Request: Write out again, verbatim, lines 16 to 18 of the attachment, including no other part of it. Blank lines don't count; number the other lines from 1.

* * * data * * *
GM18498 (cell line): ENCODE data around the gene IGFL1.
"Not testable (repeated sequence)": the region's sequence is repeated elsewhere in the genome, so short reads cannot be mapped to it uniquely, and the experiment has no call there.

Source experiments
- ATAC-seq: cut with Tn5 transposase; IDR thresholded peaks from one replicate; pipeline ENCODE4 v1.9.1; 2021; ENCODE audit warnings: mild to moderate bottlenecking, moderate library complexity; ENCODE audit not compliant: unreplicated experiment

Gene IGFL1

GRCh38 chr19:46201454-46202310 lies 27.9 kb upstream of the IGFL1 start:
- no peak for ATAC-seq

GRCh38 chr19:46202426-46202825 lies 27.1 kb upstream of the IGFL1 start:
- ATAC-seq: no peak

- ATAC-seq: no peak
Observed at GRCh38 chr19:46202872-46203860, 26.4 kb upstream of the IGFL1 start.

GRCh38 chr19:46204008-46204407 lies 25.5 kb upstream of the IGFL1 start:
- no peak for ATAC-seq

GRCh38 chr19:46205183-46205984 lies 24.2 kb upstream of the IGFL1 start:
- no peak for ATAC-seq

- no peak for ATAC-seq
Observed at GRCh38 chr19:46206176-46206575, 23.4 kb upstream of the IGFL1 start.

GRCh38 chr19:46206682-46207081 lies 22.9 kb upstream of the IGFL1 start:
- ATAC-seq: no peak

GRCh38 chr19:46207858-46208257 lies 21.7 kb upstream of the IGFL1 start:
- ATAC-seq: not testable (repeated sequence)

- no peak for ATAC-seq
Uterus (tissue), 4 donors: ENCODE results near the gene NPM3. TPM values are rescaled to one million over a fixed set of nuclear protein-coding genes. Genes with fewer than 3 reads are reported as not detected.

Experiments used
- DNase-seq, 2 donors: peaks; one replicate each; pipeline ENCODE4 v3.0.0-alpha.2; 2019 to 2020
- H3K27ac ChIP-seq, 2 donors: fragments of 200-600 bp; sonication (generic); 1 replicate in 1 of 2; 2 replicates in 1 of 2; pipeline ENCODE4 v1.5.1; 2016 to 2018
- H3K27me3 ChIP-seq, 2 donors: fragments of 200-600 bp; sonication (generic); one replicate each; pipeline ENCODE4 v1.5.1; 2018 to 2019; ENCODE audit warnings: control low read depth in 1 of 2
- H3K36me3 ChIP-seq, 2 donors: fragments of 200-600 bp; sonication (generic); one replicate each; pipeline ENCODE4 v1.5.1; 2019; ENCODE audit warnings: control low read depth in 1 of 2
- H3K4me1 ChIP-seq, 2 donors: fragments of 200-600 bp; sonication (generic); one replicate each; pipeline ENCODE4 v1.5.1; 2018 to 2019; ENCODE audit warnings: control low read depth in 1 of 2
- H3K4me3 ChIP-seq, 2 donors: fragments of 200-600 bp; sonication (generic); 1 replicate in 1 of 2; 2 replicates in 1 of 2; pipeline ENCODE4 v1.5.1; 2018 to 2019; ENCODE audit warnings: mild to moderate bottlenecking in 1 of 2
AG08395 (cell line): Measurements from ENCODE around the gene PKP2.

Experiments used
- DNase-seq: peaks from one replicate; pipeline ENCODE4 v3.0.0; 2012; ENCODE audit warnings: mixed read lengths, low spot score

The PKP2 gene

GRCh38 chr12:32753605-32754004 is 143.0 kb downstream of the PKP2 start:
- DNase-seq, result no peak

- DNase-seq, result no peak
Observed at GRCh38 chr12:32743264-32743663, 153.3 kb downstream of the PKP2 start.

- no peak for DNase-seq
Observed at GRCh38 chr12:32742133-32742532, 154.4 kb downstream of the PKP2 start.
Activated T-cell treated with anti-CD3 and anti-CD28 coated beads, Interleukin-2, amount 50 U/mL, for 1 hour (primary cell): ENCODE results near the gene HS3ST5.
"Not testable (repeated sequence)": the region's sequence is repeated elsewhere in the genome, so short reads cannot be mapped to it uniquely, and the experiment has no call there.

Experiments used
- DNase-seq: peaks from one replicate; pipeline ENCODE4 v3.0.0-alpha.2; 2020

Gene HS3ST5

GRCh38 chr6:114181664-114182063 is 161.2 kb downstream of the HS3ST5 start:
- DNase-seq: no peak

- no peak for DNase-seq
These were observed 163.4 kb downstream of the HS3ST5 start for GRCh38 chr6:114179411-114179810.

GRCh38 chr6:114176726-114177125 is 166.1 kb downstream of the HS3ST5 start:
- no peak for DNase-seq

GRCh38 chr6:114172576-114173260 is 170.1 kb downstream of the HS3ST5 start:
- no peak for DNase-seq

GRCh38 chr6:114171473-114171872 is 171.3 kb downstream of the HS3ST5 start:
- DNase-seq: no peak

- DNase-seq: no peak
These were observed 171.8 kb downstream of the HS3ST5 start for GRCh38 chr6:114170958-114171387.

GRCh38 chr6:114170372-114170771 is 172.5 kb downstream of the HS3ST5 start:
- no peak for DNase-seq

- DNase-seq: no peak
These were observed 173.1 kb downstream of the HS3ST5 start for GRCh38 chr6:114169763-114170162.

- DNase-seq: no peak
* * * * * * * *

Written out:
- no peak for ATAC-seq
Observed at GRCh38 chr19:46206176-46206575, 23.4 kb upstream of the IGFL1 start.

GRCh38 chr19:46206682-46207081 lies 22.9 kb upstream of the IGFL1 start: